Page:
Michael Sandel: “The energy of the Brexiteers and Trump is born of the failure of elites”

brexit images
Jason Cowley: Shall we begin with Brexit? It’s very close here at the moment: the Remain side had big leads in the polls but it’s narrowed considerably since the conversation moved on to immigration, porous borders and freedom of movement of migrant workers within the EU. What forces are driving the desire for Brexit?

Michael Sandel: As an outside observer, I don’t feel it’s for me to offer a personal view about how Britain should vote. I think there are really two questions. One is whether Brexit would be good for Europe and the other is the question of whether it would be good for Britain. It seems to me that for Britain to remain in the EU would be a good thing for Europe, but whether it’s a good thing for Britain is something that’s for British voters to decide.

A big part of the debate has been about economics – jobs and trade and prosperity – but my hunch is that voters will decide less on economics than on culture and ­questions of identity and belonging.

JC Superficially, the United Kingdom seems a becalmed society, but we’re experiencing eruptions. We had the Scottish referendum in 2014, and we almost saw the break-up of the British state. Now we’re having a referendum on whether we should continue to be a member of the European Union. Why are there so many unsettled questions? Why are the people of the United Kingdom so restive?

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I want my country back (BREXIT)

This morning, I woke up in a country I do not recognise. David Cameron’s big gamble – the future of Britain against his personal political ambitions – has backfired so badly that we’ve blasted clean out of the EU. By the time I’d put the kettle on, the stock markets were in free fall, Scotland was debating a new independence referendum, Sinn Fein was making secession noises, and the prime minister had resigned.

There’s not enough tea in the entire nation to help us Keep Calm and Carry On today. Not on a day when prejudice, propaganda, naked xenophobia and callous fear-mongering have won out over the common sense we British like to pride ourselves on. Not on a day when we’re being congratulated by Donald Trump, Marine Le Pen, and nobody else. Well done, turkeys. Santa’s on his way.

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A Blow for Peace and Democracy: Why the British Said No to Europe

The majority vote by Britons to leave the European Union was an act of raw democracy. Millions of ordinary people refused to be bullied, intimidated and dismissed with open contempt by their presumed betters in the major parties, the leaders of the business and banking oligarchy and the media.

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Fighting near and far | The Economist

http://www.economist.com/news/briefing/21678847-islamic-state-may-be-lashing-out-abroad-because-it-has-been-weakened-nearer-home-it-will?fsrc=scn/tw/te/pe/ed/fightingnearandfar

“ENDURING and expanding”: Islamic State’s alliterative motto leaves out its burning desire to eradicate everything else, but otherwise sums up its ambitions pretty well. If IS has, in recent times, seemed more concerned with the enduring bit, its history shows that it has never long lost sight of expanding in any way possible: by capturing territory, by spawning offshoots far and wide, by inspiring new recruits, and by spreading fear. As a state with puny resources and no real friends, it needs to be a moving target.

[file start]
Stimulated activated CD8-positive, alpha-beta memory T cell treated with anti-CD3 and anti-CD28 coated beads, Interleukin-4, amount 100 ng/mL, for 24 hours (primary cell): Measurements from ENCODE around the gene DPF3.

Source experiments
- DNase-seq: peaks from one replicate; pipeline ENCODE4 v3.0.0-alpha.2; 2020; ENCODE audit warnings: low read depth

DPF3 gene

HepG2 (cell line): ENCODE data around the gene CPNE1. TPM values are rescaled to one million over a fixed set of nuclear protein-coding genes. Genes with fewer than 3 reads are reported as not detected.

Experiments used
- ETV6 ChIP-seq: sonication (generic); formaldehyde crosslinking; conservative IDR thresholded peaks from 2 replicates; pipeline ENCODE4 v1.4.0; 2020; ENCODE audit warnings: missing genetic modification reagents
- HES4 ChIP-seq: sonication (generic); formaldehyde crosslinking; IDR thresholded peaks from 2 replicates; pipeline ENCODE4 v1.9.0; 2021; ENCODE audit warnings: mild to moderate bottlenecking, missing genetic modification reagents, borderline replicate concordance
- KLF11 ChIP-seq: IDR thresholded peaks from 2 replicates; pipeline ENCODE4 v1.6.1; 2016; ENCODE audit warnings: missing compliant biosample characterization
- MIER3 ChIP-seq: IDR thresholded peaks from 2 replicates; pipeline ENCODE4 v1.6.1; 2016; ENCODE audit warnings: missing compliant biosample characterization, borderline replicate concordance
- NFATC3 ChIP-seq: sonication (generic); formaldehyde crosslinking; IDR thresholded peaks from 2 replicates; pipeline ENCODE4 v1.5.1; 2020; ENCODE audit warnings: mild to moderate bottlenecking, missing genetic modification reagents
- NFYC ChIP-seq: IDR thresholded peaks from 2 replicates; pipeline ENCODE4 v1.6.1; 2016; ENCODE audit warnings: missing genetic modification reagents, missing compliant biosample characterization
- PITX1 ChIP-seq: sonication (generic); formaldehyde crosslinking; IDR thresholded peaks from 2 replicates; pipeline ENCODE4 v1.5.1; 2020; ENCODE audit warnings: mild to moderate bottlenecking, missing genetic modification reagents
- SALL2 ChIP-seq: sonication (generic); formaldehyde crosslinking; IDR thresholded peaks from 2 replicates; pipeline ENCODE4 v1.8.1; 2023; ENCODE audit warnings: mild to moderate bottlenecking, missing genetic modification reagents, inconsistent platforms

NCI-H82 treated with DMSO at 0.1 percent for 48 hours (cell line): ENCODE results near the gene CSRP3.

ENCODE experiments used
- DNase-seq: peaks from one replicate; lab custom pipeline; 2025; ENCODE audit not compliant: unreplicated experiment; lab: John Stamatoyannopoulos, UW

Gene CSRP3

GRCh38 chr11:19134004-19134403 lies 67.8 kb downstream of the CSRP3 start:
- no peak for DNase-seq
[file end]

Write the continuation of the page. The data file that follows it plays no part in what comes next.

The Age of Buhari: Regicide and the Post Ethnic Youth- Richard Ali (The Mantle, 8 May, 2015)

Buhari

A few months ago, this online magazine asked for an article on the then (still) upcoming Nigerian elections, which were held on March 28. I accepted, but failed to deliver. Looking back, I now consider that my failure had something to do with being in the arena of my life within my country’s history, in the sense of the famous quote by Theodore Roosevelt.1 It was difficult to write about a complex, a monster, a phenomenon that I was facing while I was engaged with it. I remember writing an errant paragraph or two. The theme was rejuvenation, second acts. The central idea was of young people teaming up with their grandfathers to fight against their fathers.

The chair of the Independent Electoral Commission, Professor Attahiru Jega, announced the final results just hours shy of April Fools’ Day. The winner of the presidential contest was retired Major General Muhamadu Buhari, who had ruled for twenty months at the head of a junta in the 1980s, whose All Progressive Congress (APC) political party beat the incumbent Dr. Goodluck Jonathan and his People’s Democratic Party (PDP), which has been in power for all of the sixteen years since Nigeria returned to democratic rule. Buhari achieved his win with a margin of well over two million votes. (The APC also wrested control of the upper legislative house from the PDP.)

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Why I didn’t sign the Charlie Hebdo protest letter

Charlie Hebdo

te last week, a letter circulated to members of PEN American Center protesting the organization’s decision to award the PEN/Toni and James C. Goodale Freedom of Expression Courage Award to the French satirical newspaper Charlie Hebdo at its annual awards dinner in New York on Tuesday night.

Charlie Hebdo, you will remember, was the target of a terrorist attack in early January, when two gunmen killed 12 people at the paper’s offices in retaliation for publishing satirical images of Muhammad. A week later, Charlie Hebdo put out an issue featuring the prophet on the cover, with a caption declaring, “All is forgiven.”

Say what you want about Charlie Hebdo’s provocations or its politics, but it was undeniably an act of courage for the editors to produce and distribute this so-called “survivors’ issue.”

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